Wednesday, June 16, 2004

The Bleeding Obvious 

From the New York Times:
The independent commission investigating the Sept. 11 attacks has found that the Pentagon's domestic air-defense command was disastrously unprepared for a major terrorist strike on American soil and was slow and confused in its response to the hijackings that morning, according to officials who have read a draft report of the commission's findings . . . .

The report, they said, suggests - though it does not say explicitly - that a more organized response by the North American Aerospace Defense Command, or Norad, might have allowed fighter pilots to reach one jetliner and shoot it down before it flew into the Pentagon, more than 50 minutes after the first of the hijacked planes crashed into the World Trade Center in New York.

Instead, the report finds, an emergency order from Vice President Dick Cheney authorizing the hijacked planes to be shot down did not reach pilots until the last of the four commandeered jetliners had crashed into a field in western Pennsylvania, after a struggle between terrorists and passengers aboard that plane.

A spokesman for Norad, which is based in Colorado, had no immediate comment on accounts of the report. Norad's commander, Gen. Ralph E. Eberhart, and Gen. Richard B. Myers, chairman of the Joint Chiefs of Staff, are to testify before the commission at the Thursday hearing, along with former officials of the F.A.A., which has been harshly criticized by the commission in the past.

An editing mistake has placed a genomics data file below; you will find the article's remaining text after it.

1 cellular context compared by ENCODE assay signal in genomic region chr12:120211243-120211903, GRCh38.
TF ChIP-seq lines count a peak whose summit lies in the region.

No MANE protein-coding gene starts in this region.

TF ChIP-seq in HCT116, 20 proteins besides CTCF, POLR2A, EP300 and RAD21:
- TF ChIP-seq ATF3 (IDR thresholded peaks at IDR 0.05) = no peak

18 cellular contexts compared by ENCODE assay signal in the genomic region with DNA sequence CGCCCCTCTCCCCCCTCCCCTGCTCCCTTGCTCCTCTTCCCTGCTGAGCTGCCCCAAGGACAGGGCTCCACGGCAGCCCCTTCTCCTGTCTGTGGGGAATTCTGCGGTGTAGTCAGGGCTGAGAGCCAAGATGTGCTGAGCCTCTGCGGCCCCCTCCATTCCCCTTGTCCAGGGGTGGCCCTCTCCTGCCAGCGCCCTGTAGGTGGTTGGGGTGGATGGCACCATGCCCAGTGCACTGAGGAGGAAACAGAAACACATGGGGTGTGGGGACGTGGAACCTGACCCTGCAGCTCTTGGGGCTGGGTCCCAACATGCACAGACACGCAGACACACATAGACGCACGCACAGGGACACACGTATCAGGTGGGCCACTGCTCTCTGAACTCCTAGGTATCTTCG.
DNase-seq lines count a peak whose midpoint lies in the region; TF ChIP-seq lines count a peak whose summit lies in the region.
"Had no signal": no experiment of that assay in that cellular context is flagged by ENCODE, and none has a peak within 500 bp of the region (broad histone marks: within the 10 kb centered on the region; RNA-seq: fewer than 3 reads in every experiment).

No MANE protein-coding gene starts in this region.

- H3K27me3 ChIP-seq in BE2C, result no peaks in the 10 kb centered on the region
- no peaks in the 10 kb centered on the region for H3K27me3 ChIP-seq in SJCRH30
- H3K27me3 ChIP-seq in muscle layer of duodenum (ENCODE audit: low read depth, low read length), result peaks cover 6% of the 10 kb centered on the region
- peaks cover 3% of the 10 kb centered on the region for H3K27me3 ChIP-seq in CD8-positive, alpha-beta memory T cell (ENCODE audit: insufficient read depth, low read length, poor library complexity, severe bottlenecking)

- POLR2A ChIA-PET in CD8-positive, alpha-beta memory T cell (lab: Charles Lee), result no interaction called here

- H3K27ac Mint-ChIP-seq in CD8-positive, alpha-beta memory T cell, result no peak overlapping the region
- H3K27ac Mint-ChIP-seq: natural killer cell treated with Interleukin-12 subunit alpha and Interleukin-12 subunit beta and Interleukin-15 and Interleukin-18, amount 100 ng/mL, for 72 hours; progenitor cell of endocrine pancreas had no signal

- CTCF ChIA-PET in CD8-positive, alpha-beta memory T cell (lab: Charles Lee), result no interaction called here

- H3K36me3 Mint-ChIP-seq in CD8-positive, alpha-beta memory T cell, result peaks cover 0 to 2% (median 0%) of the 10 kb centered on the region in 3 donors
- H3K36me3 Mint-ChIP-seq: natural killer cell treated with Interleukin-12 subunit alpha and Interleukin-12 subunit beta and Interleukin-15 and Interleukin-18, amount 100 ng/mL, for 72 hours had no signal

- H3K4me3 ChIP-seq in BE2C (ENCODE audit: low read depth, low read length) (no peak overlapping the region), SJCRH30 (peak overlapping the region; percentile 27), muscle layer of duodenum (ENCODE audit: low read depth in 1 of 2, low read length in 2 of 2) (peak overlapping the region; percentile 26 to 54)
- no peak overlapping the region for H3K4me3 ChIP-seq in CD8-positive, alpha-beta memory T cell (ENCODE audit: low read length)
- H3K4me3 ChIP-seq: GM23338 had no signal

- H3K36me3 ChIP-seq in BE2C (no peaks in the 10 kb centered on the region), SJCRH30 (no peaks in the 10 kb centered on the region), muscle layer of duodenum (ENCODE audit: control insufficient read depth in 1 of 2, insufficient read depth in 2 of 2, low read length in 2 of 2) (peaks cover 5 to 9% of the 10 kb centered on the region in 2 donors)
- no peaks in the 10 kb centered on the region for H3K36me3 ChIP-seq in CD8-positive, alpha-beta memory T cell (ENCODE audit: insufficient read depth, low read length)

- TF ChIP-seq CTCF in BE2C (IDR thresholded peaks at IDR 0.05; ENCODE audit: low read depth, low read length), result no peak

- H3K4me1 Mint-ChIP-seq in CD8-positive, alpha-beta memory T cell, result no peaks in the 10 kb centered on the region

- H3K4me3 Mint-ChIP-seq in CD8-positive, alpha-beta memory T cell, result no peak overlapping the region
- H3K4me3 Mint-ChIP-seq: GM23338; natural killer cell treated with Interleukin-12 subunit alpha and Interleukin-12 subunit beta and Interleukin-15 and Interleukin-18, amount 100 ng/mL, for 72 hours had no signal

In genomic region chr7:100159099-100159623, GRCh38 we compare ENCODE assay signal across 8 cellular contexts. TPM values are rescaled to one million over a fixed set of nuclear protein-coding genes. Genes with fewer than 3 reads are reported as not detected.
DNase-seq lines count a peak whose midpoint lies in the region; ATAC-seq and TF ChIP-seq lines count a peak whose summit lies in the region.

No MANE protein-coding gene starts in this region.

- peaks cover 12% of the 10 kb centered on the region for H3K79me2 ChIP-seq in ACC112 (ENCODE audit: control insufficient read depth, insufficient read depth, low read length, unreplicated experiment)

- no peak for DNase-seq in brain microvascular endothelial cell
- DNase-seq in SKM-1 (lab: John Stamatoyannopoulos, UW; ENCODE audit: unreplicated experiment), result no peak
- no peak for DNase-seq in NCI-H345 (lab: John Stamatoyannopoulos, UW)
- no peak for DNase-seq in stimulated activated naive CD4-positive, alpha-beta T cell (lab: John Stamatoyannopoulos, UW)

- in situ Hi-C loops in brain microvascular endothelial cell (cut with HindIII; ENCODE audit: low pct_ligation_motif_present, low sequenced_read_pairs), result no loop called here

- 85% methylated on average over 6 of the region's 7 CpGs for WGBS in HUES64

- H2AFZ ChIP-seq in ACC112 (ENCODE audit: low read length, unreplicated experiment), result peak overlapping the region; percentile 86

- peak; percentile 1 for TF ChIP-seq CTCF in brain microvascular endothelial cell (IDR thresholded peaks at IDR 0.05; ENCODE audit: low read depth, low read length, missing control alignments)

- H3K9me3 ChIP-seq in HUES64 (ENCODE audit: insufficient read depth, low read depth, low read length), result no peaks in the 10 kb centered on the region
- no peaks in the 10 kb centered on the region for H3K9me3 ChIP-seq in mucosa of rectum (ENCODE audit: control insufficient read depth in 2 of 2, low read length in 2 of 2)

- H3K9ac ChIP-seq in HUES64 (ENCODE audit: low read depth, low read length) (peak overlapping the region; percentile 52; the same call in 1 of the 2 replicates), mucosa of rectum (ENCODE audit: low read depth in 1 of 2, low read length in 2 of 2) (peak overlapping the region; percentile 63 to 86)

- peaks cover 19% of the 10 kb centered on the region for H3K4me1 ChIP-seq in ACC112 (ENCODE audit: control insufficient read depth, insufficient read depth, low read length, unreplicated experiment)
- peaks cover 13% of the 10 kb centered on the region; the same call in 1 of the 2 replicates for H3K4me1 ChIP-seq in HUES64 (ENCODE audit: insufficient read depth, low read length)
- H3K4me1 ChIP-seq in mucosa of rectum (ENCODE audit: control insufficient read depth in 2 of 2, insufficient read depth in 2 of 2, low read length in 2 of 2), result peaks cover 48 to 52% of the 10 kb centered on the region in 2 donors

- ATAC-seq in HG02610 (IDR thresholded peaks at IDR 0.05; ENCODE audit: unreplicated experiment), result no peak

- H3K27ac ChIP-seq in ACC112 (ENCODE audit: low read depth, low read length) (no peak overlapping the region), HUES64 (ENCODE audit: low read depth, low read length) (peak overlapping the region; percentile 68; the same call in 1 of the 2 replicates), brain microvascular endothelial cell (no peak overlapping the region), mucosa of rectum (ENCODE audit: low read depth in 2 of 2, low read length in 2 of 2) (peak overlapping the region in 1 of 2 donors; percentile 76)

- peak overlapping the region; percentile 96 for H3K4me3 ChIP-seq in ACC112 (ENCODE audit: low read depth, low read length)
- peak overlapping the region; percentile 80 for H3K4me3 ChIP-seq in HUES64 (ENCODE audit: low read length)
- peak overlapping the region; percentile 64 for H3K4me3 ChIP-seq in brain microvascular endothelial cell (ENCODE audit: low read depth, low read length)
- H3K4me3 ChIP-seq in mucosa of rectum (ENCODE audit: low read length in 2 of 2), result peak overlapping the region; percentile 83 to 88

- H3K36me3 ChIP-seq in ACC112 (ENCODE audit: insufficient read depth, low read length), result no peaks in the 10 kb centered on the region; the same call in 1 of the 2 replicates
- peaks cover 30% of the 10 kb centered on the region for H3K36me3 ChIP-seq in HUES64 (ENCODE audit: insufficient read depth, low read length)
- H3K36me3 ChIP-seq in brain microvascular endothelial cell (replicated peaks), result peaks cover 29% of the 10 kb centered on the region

See below.
Members of the commission, they said, are expected to question witnesses about hesitation among White House aides on the morning of the attacks, why President Bush was allowed to remain in a meeting with Florida schoolchildren for several minutes after it became clear that a terrorist attack was under way and why he was then taken on a perplexing, hopscotch series of flights on Air Force One that created the appearance of chaos among the nation's leaders.

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